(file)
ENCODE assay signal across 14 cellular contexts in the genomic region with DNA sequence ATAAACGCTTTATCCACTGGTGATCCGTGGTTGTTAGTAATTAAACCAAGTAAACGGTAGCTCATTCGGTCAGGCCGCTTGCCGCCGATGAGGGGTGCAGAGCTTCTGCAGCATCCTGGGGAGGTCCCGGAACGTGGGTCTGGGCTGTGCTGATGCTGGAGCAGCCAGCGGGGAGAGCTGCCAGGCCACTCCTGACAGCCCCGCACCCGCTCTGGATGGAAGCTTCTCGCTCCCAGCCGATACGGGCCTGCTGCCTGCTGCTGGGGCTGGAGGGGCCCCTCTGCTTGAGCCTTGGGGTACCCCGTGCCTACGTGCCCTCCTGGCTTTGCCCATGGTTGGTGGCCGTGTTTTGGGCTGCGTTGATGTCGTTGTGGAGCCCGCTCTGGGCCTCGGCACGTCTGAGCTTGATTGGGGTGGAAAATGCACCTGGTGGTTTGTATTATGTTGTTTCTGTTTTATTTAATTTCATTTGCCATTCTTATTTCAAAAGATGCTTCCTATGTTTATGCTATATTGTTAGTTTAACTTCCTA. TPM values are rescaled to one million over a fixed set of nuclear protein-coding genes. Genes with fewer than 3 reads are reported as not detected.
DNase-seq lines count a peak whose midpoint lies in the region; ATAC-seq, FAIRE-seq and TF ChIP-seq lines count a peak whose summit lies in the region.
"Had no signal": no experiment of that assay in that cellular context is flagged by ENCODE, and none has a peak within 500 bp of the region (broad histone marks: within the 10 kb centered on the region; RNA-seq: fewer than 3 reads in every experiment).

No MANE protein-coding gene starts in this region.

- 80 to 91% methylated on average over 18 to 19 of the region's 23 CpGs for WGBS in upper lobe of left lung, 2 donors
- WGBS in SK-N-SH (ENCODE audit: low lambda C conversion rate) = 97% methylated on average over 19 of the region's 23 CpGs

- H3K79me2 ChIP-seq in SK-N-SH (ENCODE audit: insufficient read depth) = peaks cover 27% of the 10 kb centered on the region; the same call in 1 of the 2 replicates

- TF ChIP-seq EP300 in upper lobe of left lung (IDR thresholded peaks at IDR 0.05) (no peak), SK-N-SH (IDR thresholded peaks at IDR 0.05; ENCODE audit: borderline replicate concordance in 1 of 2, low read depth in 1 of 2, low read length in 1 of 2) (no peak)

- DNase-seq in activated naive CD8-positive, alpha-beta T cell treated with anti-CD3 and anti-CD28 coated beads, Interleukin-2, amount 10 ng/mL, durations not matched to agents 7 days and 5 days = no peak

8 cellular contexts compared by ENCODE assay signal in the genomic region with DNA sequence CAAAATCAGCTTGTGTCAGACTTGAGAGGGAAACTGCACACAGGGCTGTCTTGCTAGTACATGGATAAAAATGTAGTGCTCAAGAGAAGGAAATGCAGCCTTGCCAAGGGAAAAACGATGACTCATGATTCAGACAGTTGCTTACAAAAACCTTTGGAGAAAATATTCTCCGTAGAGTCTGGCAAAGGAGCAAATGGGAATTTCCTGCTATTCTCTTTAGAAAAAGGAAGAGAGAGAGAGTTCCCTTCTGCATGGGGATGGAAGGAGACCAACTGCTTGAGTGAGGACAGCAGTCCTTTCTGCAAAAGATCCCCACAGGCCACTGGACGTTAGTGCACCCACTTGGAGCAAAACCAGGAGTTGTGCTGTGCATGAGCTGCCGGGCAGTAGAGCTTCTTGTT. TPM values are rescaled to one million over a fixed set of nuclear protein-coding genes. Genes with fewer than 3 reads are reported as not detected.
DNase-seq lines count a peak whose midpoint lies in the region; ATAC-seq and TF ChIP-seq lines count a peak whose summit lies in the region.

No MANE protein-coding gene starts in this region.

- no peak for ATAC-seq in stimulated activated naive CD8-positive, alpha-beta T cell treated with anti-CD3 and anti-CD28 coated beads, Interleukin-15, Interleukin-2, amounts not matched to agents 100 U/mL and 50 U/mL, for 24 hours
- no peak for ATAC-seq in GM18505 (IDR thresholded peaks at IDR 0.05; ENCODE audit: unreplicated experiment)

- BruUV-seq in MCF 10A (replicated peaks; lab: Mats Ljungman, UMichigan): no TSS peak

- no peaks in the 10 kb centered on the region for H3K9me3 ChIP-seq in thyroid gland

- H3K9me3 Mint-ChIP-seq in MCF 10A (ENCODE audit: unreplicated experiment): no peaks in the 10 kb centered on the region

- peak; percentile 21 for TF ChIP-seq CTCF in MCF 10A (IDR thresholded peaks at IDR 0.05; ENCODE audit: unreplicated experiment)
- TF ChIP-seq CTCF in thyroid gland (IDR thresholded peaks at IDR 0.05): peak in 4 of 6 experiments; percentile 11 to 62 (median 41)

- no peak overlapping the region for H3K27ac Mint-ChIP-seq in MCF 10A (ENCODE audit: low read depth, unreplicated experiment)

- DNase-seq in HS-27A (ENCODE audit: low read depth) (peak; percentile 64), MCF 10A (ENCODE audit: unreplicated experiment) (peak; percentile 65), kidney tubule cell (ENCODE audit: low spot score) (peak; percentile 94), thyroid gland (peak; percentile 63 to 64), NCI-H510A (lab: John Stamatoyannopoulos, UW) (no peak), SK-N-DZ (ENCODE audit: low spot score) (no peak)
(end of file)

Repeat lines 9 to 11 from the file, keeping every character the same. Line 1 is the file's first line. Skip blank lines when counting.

- DNase-seq in activated naive CD8-positive, alpha-beta T cell treated with anti-CD3 and anti-CD28 coated beads, Interleukin-2, amount 10 ng/mL, durations not matched to agents 7 days and 5 days = no peak

8 cellular contexts compared by ENCODE assay signal in the genomic region with DNA sequence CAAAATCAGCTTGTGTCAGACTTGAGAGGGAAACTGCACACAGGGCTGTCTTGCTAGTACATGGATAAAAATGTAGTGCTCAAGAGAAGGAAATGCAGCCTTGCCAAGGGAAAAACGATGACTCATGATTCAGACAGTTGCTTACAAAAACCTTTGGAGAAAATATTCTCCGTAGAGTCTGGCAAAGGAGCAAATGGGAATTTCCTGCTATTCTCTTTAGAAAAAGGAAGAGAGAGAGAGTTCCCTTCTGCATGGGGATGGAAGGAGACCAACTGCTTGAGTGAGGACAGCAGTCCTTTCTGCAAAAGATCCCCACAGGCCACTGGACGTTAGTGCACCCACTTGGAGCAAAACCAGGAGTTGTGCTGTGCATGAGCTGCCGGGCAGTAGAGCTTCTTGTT. TPM values are rescaled to one million over a fixed set of nuclear protein-coding genes. Genes with fewer than 3 reads are reported as not detected.
DNase-seq lines count a peak whose midpoint lies in the region; ATAC-seq and TF ChIP-seq lines count a peak whose summit lies in the region.